Thursday, 21 June 2012

Stanwell Moor - 20 June 2012

There had been no visits to the site for three weeks so an evening sortie was planned. The shoreline of the lake had receeded a little, but the reedbed rides were still much wetter than usual.Wellington boots were again essential to get to and work the 170ft and 30ft net runs.

Due to the unseasonal amount of rain, Chris was armed with brush cutter and strimmer in order to battle the ever increasing biomass emerging in the dryer areas of the net rides at ground level.

The area seemed quiet, other than intermittent interruptions from the sound of groundwork being undertaken in other rides about the site.   There was little bird song and apart from terns fishing in the lake there seemed to be nothing much above the shallow water.

As well as numerous rabbits and the feathered visitors and residents, Stanwell also gets the odd floral  gem and the only Bee Orchid known at the site has been recorded for the second year. More of a surprise was the exotic plant pictured below.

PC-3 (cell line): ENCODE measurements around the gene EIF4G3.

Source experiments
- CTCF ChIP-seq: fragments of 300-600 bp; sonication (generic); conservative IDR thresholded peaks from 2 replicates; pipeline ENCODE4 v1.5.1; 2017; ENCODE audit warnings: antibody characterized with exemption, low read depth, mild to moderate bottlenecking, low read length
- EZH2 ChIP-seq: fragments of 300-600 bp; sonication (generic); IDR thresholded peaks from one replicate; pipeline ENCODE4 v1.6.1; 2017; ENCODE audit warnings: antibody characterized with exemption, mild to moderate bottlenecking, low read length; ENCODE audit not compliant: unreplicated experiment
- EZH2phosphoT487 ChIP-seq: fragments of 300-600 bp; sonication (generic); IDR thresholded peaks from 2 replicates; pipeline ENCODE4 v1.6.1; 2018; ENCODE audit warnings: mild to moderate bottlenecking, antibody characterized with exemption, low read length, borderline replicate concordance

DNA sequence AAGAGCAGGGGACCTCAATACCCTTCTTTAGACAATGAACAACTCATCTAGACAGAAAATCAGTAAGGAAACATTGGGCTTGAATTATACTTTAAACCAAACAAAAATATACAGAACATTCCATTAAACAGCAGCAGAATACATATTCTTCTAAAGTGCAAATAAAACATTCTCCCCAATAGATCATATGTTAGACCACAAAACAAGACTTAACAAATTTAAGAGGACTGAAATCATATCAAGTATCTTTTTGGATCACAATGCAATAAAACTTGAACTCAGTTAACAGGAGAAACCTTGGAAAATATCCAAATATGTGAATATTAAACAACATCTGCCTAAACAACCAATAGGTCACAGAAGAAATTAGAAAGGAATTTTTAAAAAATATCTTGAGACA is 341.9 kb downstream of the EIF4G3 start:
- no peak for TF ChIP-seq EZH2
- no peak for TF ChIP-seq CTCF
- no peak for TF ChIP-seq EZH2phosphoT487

Bee Orchid

This green specimen was found hidden amongst the brambles alongside one of our overgrown rides. The leaves may be instantly recogniseable, and if not the pot could be a clue to its identity. I can only imagine the look on the face of whoever put it there when they return to find the ride completely clear and ready for ringing action. After consideration we decided the Police would not be interested in a stakeout for this solitary plant. We strongly suspect it will be gone when we next visit. If we see any doped up rabbits we'll know the reason why.  

Only 13 birds were captured. Most welcome were two juvenile Cetti's Warblers. This was not entirely unexpected (we'd acquired the appropriate licence) as at least two singing males were known to be present. However,we have never caught more than one youngster on any one date before.  We managed to catch three young Starlings, representing just a tiny fraction of the post breeding flock now roosting in the Willow carr. We caught immature Chiff-chaff (2), Lotti and Wren. We also managed an adult female Swallow with BP5. The retraps comprised a Great Tit, caught for the third time since July 2009 when it was already an adult and two adult Reed Warblers. Both second captures for the year, one was control V967422 that was first netted on 22nd May and the other had been caught and ringed on the 13th of May.

Cetti's Warbler

Totals: 10 (3)

Cetti's Warbler - 2
Reed Warbler - 0 (2)
Chiff-chaff - 2
Swallow - 1
Great Tit - 0 (1)
Long-tailed Tit -1
Wren - 1
Starling - 3